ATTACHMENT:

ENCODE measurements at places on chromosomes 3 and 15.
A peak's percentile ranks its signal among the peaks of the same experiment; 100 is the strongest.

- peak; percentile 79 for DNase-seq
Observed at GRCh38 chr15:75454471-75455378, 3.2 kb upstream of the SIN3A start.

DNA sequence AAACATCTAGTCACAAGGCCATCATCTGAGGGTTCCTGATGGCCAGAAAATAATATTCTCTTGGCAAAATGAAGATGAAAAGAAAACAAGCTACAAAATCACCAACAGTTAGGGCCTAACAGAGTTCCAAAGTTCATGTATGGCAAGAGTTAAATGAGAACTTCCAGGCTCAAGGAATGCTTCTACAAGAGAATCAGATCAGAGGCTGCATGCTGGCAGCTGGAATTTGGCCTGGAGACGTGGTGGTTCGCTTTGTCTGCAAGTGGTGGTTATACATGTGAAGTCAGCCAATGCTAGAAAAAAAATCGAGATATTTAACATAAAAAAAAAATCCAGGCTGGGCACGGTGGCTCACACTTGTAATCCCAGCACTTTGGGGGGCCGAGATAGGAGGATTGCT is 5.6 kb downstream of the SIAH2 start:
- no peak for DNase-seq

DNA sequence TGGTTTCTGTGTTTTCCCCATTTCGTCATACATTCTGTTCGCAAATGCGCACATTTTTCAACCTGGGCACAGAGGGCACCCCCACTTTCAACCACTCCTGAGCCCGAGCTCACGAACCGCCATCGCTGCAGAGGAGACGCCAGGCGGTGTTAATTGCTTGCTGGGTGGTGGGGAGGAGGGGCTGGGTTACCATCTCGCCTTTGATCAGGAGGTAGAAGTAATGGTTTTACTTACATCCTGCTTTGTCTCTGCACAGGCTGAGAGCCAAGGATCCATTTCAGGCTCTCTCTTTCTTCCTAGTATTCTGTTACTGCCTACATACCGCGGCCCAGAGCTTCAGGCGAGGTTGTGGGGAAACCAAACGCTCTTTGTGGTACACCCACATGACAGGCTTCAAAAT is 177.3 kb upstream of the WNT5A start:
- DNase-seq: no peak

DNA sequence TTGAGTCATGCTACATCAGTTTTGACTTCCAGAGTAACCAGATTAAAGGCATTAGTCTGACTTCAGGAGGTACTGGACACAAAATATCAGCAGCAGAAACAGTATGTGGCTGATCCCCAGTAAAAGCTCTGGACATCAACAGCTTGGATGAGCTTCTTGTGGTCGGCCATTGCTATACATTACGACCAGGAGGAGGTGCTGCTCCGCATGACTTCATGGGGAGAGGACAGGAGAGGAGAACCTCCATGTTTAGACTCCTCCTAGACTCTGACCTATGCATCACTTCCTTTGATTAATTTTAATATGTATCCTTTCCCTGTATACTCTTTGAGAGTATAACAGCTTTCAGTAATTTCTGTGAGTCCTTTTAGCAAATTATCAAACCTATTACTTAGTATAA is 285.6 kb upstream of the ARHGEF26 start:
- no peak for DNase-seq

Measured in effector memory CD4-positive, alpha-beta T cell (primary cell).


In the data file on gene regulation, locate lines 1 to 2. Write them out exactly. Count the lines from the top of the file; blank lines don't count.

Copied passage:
ENCODE measurements at places on chromosomes 3 and 15.
A peak's percentile ranks its signal among the peaks of the same experiment; 100 is the strongest.